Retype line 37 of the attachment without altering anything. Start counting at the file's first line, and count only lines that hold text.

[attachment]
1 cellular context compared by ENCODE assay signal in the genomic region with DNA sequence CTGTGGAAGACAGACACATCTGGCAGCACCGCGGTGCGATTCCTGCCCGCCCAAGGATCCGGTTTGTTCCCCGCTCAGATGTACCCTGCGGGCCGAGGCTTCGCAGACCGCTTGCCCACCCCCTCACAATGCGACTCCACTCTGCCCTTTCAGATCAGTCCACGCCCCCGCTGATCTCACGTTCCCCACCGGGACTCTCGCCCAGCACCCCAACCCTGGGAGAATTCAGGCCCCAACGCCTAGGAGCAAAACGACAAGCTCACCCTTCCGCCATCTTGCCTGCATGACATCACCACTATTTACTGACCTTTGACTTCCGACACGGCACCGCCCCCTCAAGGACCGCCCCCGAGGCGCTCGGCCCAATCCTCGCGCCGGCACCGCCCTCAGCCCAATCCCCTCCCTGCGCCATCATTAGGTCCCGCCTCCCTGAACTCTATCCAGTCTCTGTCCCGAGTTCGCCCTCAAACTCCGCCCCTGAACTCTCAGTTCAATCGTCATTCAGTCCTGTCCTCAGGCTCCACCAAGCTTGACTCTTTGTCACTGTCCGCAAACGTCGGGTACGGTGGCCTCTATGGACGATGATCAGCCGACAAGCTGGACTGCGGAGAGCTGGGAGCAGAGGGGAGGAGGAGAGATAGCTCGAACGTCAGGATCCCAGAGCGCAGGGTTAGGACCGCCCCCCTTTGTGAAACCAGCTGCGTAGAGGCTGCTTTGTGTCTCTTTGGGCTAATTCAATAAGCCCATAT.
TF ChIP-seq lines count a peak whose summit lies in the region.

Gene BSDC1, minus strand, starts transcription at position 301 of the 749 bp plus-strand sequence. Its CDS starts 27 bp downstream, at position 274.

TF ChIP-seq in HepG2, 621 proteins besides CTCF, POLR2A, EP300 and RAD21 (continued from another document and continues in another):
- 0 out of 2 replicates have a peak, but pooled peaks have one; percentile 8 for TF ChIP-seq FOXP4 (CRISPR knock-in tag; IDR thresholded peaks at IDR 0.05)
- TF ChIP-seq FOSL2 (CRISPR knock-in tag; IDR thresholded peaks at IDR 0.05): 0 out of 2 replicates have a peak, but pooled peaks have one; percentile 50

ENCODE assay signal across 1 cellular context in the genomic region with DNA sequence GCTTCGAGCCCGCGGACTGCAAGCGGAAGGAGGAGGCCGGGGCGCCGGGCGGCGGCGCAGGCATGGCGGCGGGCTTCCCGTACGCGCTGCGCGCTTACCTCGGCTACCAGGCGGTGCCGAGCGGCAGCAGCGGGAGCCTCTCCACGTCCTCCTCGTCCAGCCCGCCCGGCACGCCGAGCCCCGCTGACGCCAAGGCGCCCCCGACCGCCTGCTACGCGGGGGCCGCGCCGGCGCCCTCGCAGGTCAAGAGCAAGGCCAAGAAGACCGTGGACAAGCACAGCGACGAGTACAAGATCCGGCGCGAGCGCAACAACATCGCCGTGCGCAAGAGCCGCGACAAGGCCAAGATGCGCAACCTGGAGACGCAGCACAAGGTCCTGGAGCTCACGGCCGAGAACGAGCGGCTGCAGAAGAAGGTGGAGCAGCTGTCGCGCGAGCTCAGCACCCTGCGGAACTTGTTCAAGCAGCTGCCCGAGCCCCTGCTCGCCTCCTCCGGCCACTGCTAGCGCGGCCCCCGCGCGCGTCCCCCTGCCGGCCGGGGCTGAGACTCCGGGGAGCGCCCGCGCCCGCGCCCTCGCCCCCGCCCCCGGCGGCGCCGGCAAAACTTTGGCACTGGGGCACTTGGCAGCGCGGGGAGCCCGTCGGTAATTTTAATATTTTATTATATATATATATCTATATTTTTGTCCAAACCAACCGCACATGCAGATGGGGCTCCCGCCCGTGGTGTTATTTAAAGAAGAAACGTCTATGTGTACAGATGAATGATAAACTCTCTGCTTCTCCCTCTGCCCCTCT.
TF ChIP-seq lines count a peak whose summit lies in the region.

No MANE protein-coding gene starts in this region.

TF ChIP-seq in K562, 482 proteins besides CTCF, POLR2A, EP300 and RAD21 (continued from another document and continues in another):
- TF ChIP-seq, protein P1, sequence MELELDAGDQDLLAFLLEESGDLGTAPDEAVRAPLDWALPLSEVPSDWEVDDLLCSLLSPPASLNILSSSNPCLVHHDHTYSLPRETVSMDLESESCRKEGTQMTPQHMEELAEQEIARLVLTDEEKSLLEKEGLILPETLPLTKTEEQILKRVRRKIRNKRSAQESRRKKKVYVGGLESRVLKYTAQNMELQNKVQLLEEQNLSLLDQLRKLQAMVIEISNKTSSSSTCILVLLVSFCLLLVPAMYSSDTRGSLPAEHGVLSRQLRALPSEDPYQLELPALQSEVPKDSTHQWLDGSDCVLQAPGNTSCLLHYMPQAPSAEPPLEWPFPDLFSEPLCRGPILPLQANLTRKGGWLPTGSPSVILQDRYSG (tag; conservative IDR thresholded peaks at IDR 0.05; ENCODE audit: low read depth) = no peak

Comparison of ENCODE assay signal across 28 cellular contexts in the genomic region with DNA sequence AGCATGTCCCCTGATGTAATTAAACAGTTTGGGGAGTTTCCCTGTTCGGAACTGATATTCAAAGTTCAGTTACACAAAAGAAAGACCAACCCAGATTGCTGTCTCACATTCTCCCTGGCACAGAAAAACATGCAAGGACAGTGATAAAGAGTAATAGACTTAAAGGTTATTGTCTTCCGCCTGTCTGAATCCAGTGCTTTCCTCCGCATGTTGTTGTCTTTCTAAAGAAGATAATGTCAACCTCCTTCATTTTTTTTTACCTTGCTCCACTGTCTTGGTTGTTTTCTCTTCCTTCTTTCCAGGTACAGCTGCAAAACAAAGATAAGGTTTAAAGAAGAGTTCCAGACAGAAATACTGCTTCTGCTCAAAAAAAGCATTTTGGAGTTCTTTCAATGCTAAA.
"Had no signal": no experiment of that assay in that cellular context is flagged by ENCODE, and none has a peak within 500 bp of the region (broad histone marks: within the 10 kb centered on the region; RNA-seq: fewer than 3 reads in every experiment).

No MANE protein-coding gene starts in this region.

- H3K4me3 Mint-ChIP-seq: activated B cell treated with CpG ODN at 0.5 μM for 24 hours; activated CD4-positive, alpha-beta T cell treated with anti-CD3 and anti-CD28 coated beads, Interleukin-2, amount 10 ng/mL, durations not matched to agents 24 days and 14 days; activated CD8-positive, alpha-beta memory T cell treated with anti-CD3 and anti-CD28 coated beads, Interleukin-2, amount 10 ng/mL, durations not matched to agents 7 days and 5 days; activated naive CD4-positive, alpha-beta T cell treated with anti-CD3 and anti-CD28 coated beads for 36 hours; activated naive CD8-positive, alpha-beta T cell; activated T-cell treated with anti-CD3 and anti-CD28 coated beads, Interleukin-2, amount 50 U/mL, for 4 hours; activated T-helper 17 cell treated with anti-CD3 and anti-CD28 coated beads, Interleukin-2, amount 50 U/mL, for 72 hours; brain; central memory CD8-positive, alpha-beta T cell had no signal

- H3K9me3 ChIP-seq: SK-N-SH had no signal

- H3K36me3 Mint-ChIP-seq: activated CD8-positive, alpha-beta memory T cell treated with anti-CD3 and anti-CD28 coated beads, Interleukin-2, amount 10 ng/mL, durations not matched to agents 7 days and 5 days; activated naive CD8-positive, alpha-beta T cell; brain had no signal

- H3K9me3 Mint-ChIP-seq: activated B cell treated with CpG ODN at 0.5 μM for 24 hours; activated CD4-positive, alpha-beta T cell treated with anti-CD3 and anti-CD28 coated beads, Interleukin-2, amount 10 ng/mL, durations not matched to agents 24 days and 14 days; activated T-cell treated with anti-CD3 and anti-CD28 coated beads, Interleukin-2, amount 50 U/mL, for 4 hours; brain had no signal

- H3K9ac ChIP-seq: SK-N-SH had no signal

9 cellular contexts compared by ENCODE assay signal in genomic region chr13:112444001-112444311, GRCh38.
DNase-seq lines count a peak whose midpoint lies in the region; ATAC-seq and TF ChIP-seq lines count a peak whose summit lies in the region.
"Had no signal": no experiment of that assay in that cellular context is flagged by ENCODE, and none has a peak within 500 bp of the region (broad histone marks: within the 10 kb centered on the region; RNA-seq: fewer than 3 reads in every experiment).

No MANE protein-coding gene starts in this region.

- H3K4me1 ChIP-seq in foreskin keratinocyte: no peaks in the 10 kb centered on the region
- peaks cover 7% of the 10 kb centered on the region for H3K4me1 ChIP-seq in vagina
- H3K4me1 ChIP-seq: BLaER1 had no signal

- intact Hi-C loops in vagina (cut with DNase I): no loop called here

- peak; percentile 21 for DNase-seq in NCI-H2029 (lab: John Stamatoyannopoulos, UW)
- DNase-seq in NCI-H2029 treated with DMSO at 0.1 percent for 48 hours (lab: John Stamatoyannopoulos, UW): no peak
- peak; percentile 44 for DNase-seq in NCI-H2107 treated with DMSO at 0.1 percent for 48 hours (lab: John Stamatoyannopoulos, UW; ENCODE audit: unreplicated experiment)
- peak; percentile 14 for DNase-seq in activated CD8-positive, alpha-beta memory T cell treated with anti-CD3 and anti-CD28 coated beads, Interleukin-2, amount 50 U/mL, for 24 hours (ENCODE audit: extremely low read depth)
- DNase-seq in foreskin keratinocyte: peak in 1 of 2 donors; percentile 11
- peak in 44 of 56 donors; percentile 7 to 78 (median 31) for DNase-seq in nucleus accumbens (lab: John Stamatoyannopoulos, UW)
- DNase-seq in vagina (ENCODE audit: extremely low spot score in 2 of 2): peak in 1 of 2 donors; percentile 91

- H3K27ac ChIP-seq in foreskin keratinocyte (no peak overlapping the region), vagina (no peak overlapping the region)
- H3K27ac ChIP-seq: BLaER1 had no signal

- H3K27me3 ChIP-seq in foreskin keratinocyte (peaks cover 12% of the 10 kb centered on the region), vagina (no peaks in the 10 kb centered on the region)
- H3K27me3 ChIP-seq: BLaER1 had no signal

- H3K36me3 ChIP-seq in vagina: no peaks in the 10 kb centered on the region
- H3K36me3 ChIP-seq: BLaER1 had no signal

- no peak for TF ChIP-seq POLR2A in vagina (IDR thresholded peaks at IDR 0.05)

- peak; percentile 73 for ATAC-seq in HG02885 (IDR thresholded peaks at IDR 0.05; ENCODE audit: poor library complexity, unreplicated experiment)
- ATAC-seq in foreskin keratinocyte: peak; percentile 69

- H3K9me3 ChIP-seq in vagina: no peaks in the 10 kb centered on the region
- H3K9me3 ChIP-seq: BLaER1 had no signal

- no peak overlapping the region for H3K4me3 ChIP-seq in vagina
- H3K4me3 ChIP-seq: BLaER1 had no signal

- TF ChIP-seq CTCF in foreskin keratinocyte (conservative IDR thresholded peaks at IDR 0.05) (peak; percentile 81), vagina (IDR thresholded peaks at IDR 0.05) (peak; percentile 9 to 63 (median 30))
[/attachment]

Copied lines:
- H3K27me3 ChIP-seq in foreskin keratinocyte (peaks cover 12% of the 10 kb centered on the region), vagina (no peaks in the 10 kb centered on the region)